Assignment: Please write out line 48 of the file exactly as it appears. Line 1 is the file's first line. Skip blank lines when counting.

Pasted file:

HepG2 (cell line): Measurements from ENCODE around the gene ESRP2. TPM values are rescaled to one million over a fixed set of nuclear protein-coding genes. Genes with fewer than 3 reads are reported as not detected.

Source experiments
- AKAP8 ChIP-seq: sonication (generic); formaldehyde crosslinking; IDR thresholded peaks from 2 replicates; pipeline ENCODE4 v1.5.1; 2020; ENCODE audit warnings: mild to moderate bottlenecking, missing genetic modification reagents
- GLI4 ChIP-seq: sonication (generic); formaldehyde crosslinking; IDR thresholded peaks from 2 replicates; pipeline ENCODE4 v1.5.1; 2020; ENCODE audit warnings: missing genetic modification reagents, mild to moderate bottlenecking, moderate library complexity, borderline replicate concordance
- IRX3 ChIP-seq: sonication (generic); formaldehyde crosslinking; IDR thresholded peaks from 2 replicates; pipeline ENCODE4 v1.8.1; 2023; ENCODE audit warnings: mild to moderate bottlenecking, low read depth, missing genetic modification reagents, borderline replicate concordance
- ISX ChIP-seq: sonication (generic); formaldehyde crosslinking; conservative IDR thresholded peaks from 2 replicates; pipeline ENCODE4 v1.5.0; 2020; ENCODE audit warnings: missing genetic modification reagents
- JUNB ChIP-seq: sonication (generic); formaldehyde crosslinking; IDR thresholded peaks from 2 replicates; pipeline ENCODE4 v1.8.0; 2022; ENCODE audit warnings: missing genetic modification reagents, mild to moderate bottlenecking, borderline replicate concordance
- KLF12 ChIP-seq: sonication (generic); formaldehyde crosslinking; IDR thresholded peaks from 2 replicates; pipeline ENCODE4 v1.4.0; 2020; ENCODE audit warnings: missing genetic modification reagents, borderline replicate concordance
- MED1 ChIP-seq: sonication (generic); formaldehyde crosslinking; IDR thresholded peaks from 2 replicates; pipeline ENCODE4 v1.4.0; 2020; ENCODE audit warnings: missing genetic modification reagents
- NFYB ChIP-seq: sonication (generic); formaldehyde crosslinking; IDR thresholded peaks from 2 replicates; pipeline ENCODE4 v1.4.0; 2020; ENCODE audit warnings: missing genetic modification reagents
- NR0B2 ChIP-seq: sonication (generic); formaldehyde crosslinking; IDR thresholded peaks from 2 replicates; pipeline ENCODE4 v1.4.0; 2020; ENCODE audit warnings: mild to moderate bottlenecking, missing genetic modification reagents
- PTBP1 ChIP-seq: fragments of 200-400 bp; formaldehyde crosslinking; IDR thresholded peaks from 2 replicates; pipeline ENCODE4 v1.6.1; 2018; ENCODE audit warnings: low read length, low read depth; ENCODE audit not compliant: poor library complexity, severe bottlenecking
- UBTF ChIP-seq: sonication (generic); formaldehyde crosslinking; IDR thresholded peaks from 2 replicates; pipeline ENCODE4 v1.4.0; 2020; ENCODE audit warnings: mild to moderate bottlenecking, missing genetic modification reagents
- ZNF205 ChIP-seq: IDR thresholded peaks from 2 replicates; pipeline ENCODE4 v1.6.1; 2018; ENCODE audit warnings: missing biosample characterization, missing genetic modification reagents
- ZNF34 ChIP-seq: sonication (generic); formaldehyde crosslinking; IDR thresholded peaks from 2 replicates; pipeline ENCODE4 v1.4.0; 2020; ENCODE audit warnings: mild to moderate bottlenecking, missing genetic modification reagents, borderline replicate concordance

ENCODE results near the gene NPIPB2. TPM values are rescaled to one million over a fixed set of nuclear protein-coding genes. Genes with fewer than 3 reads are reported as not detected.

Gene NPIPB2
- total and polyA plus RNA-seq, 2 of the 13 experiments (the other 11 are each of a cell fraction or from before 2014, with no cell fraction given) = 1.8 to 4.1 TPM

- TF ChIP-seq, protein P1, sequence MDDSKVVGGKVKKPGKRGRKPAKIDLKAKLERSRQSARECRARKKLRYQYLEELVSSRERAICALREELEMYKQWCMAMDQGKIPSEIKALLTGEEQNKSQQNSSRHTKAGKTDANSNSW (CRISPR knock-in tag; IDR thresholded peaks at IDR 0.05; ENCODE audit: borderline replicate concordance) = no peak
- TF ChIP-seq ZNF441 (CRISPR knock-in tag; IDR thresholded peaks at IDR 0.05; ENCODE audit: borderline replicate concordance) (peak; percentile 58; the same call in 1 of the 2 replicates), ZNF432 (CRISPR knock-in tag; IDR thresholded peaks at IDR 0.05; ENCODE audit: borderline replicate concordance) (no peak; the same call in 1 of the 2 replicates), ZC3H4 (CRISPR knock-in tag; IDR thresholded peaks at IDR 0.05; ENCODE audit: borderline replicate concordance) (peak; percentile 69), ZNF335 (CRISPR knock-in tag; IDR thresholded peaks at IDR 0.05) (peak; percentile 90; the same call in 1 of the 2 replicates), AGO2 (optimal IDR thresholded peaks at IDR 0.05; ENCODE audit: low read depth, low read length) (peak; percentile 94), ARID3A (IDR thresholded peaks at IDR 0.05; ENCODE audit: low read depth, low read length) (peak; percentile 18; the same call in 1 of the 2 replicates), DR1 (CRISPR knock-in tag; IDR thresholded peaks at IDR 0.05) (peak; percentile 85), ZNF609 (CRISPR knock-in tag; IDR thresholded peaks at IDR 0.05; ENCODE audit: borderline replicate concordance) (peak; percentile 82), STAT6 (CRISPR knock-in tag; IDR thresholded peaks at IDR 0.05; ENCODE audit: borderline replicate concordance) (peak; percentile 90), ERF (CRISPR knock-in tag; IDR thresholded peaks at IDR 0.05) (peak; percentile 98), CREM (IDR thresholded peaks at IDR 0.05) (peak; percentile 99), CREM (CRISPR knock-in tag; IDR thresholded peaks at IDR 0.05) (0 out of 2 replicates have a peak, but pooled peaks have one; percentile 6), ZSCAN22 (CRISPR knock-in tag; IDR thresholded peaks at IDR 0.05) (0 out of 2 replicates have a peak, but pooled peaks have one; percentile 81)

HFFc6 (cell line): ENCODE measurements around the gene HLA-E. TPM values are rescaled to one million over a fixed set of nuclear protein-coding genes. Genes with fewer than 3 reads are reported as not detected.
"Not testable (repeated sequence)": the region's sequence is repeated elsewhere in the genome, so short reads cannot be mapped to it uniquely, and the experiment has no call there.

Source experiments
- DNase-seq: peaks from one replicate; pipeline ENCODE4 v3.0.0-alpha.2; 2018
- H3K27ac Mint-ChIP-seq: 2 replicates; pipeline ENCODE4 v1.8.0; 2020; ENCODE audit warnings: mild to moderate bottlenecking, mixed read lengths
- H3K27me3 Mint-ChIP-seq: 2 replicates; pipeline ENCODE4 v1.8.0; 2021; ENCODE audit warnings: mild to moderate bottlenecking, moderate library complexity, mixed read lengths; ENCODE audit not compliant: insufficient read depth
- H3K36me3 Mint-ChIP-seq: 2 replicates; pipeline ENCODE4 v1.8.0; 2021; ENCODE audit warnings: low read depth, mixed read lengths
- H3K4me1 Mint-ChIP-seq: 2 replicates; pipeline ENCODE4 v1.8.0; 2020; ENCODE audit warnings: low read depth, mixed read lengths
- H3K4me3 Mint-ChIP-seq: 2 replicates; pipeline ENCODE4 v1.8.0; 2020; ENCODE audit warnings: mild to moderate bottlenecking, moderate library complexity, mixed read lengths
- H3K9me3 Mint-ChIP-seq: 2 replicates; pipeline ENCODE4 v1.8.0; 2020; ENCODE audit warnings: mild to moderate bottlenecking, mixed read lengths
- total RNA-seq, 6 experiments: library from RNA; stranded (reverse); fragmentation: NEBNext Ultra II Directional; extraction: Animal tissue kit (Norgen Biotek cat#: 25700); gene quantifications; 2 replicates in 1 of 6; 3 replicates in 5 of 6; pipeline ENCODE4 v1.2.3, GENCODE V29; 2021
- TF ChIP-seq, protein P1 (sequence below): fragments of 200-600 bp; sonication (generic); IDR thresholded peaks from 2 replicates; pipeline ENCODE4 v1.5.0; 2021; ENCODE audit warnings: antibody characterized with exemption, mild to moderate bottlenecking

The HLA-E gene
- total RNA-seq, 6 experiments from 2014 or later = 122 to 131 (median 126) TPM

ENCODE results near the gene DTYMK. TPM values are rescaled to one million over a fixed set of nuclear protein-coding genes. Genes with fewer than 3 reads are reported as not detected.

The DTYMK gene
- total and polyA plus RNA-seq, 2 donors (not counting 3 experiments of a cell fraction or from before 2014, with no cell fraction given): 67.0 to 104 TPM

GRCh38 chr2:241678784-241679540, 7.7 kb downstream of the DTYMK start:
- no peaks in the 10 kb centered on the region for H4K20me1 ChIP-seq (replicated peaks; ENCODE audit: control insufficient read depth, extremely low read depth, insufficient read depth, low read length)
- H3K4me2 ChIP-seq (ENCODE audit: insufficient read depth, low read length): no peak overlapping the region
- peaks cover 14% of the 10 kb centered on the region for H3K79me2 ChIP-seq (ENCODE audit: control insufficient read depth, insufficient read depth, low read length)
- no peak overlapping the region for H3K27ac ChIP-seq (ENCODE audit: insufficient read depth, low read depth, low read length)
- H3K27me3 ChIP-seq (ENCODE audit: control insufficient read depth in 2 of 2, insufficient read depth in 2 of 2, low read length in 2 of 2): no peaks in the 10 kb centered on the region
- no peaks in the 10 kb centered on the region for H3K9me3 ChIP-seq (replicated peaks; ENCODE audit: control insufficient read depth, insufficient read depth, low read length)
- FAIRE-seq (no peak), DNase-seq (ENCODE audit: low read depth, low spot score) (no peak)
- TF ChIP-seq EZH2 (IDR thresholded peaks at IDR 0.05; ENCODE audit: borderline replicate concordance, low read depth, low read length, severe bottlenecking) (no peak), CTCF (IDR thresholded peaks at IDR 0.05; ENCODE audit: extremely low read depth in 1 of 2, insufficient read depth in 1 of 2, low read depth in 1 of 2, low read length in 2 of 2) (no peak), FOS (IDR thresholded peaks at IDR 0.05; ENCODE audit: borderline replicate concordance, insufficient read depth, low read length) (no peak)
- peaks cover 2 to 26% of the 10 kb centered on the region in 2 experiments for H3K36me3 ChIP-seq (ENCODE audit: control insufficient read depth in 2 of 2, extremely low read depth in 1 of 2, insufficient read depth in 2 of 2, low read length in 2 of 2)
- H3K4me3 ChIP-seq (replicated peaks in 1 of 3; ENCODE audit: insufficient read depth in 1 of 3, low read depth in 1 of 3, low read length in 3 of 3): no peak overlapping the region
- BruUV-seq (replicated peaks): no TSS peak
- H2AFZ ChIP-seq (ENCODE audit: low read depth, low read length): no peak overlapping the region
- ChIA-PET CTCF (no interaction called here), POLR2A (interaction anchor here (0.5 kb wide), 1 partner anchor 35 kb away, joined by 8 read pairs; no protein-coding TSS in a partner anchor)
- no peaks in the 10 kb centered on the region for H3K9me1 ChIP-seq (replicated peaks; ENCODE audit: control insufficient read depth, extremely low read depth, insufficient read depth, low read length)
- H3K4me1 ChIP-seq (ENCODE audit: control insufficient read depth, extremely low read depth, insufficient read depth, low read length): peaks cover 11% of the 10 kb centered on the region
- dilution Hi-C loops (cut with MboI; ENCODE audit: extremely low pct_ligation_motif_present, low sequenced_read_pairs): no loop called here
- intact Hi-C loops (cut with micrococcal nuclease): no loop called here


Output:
- H3K4me3 ChIP-seq (replicated peaks in 1 of 3; ENCODE audit: insufficient read depth in 1 of 3, low read depth in 1 of 3, low read length in 3 of 3): no peak overlapping the region